Genetic Data, Tissue Samples and Research Subjects with Cognitive Impairment are Among the Sensitive Issues to be Explored at Two-Day Conference Orga

June 01, 2000

A review of current and evolving concerns about medical research with human subjects will be presented at a two-day educational conference for researchers and institutional review boards on Thursday and Friday, June 8th and 9th, at the Hyatt Regency Chicago.

Representatives from the two federal agencies that regulate medical research, the Office for Protection from Research Risks (OPRR), and the Food and Drug Administration (FDA), will lead off the conference that will also feature ethicists, researchers, physicians and administrators from across the country.

Some of the topics that will be covered include protecting the privacy of subjects who donate genetic materials and/or tissue samples for research; ensuring every volunteer's understanding of the full nature of the research study as well as related risks and benefits; and limits on accepting the informed consent of volunteers who have cognitive impairments. Officials from Rush's Office of Research Affairs solicited funding from the National Institutes of Health (NIH) for the conference, as well as well as the agency's cooperation and support.

Physicians who attend can receive continuing medical education credit through the University of Illinois at Chicago, an institution participating in the conference with Rush. More than 300 individuals had registered for the conference.

Issues related to the safety and ethics of medical research have been making headlines for the past two years.

Working with OPRR, Rush reorganized its research structure in 1998 to improve its administration, policy and procedures governing human research. Since that time, several other prestigious academic medical centers have updated their research efforts as well.

Rush has benefited from its experience by becoming a model institution in terms of human subject protection, according to several federal officials. Rush research officials have been asked to advise many other academic medical centers about how to manage a research program in complete compliance with federal regulations. Another example of Rush's leadership role in this area is the forthcoming national conference.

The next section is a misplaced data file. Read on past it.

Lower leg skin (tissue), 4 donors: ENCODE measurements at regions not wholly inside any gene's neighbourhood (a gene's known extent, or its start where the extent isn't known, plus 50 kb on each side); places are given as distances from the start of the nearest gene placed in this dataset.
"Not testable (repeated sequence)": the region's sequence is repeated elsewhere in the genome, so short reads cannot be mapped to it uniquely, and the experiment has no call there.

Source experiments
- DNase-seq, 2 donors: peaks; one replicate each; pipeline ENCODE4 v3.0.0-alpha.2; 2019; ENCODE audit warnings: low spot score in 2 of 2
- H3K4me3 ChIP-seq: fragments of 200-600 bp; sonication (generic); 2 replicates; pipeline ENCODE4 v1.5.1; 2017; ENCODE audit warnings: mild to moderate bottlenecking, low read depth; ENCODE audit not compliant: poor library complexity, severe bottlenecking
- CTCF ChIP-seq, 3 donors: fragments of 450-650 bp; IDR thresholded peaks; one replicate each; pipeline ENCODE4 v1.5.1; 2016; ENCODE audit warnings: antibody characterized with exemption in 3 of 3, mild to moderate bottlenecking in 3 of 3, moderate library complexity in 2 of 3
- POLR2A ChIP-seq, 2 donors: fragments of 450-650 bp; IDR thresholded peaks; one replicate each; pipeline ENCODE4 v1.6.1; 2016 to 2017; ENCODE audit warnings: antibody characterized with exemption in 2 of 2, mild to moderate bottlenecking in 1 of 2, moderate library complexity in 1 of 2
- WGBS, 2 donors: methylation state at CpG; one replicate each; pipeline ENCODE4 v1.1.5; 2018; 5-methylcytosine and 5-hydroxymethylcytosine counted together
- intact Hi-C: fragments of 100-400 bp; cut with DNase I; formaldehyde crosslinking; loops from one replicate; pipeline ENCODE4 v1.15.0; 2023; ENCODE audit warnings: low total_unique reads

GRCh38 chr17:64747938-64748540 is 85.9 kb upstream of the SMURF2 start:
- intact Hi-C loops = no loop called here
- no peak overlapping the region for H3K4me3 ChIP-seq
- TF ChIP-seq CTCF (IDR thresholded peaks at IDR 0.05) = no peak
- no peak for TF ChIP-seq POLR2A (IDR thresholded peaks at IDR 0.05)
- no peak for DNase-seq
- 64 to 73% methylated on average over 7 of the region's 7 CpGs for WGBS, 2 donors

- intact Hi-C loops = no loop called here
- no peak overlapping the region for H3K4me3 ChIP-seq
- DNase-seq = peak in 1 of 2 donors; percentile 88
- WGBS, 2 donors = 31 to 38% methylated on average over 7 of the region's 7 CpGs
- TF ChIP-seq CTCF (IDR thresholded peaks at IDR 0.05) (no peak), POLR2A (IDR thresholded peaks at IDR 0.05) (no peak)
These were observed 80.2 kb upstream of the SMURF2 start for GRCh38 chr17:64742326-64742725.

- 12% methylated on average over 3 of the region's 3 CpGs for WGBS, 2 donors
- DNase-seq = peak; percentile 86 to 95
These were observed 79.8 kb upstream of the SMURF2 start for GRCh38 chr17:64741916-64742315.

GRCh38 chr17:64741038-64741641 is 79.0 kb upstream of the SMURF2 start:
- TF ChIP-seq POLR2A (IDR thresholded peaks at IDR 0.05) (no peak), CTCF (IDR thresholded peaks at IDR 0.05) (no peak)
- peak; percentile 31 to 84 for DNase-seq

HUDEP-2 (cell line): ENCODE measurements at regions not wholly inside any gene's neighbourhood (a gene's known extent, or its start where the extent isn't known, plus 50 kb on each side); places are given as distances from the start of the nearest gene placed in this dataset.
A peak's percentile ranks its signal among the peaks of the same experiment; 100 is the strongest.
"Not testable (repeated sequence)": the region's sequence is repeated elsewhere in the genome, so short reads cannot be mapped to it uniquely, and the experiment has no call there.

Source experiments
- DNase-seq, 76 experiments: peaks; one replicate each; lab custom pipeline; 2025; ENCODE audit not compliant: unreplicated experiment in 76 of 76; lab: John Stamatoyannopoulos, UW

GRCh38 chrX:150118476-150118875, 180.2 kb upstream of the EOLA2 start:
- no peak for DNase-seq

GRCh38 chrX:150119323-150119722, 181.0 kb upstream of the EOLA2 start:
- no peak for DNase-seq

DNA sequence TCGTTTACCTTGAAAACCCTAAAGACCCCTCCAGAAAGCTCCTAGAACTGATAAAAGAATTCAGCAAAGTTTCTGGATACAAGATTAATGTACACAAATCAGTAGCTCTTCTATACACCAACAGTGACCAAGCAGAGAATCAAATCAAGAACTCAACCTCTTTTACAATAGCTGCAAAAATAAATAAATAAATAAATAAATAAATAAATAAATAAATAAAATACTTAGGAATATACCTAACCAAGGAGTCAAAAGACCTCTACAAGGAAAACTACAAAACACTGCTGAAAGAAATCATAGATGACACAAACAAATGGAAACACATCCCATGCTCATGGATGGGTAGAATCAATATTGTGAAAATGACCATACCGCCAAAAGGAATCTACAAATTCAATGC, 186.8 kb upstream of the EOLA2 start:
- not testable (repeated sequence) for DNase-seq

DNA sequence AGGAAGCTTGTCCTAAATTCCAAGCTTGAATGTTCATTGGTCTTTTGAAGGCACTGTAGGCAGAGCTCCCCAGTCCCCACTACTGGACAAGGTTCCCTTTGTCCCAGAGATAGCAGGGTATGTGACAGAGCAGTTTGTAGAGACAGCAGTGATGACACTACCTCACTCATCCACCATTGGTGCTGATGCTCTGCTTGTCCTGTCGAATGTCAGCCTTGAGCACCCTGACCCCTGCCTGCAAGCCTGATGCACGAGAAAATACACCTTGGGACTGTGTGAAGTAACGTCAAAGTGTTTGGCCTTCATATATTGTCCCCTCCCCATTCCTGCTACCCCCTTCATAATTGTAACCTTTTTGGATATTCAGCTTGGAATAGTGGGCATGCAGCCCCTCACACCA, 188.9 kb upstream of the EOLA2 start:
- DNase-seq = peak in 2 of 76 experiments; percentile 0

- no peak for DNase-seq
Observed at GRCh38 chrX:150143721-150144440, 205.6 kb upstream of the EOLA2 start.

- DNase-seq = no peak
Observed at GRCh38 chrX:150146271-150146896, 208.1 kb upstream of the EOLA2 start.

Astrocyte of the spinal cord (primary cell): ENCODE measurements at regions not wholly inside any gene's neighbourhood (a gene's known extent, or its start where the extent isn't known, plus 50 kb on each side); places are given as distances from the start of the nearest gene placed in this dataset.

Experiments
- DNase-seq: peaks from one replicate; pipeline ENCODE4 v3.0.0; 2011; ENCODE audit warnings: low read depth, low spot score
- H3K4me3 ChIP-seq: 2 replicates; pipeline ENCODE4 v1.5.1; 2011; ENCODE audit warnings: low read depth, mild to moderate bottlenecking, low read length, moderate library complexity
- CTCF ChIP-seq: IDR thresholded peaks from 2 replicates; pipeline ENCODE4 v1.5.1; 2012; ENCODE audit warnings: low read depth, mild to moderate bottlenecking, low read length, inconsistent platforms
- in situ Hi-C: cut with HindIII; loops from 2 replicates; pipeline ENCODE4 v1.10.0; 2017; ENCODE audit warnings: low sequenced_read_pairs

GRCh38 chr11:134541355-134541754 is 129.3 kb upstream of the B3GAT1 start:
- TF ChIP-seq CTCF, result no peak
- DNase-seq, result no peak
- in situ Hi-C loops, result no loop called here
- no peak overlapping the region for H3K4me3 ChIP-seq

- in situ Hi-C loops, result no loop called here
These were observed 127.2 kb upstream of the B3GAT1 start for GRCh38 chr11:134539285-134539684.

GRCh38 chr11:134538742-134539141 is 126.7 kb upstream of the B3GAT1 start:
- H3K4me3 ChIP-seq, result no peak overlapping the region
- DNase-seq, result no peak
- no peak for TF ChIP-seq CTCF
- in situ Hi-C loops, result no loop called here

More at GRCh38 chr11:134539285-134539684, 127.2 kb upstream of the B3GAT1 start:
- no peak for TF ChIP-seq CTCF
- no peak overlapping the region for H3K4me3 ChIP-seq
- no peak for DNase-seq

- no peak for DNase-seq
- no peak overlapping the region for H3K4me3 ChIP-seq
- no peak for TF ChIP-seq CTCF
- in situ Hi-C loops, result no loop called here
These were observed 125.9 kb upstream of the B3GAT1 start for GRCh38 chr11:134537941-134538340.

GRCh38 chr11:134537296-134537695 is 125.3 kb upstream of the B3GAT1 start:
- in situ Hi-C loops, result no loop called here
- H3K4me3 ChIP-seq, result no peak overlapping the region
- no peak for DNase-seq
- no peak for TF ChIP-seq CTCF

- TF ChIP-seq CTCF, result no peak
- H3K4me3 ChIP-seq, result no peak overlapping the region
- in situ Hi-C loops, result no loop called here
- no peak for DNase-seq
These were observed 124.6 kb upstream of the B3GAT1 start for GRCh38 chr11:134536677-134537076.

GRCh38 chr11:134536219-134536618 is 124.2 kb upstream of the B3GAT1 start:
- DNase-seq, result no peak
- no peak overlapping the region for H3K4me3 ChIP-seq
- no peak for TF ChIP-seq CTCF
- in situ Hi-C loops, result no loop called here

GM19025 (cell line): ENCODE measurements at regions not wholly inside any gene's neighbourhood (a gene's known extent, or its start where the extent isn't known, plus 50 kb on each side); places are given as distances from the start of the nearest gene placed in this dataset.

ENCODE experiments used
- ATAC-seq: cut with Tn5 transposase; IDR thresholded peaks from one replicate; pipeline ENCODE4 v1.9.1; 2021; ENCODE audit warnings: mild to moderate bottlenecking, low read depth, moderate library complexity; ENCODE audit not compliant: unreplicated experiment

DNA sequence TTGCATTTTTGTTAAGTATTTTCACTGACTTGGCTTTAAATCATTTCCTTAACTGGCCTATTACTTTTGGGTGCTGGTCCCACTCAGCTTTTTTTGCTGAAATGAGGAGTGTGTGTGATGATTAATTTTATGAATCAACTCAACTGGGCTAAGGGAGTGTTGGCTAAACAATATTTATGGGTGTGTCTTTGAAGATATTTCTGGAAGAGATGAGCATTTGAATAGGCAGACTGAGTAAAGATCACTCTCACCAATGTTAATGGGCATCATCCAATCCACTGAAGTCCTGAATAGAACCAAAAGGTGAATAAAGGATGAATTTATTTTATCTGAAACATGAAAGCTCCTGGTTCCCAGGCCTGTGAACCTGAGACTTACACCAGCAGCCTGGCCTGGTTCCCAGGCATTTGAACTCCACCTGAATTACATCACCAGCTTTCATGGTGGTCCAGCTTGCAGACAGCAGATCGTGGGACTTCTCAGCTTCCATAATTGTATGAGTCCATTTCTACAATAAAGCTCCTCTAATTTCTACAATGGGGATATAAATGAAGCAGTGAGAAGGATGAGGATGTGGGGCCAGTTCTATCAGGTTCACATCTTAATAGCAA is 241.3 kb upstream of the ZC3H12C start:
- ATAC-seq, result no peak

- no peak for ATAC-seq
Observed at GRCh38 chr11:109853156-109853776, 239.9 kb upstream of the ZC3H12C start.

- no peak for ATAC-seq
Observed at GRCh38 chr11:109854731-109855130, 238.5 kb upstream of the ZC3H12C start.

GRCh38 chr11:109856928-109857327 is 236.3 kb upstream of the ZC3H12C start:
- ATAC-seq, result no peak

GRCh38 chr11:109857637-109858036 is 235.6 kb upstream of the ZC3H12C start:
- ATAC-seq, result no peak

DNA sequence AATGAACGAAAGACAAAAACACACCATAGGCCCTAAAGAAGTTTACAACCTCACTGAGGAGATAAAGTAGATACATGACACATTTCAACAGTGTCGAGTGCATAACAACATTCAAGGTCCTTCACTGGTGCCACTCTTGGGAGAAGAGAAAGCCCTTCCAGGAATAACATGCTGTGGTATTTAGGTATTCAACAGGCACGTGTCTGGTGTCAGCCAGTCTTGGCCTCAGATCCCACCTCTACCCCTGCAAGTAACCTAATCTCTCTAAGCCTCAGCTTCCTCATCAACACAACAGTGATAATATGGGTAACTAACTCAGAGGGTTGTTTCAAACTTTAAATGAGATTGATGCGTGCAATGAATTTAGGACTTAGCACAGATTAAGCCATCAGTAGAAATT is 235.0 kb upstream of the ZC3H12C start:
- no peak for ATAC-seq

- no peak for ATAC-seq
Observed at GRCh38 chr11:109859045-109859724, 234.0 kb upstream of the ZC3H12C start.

The federal government continues to raise its expectations for the conduct of research involving human subjects since June 1998 when the Health and Human Services inspector general called on the FDA and the NIH to reform human subjects protection.

On May 23, the Clinton administration announced that it is about to implement a number of new initiatives to improve the ways scientists involve human subjects in medical research. Clinton indicated he will seek authority from Congress to fine scientists up to $250,000 for violating federal rules for human research, and $1 million on the universities that employ them.
*NOTE TO EDITORS, REPORTERS: You are invited to attend the workshop. To register or for additional information, contact Rush Media Relations at 312-942-5579.

Rush-Presbyterian-St. Luke's Medical Center includes the 809-bed Presbyterian-St. Luke's Hospital; 154-bed Johnston R. Bowman Health Center for the Elderly; Rush University (Rush Medical College, College of Nursing, College of Health Sciences and Graduate College); and seven Rush Institutes providing diagnosis, treatment and research into leading health problems. The medical center is the tertiary hub of the Rush System for Health, a comprehensive healthcare system capable of serving about three million people through its outpatient facilities and seven member hospitals.

Rush University Medical Center

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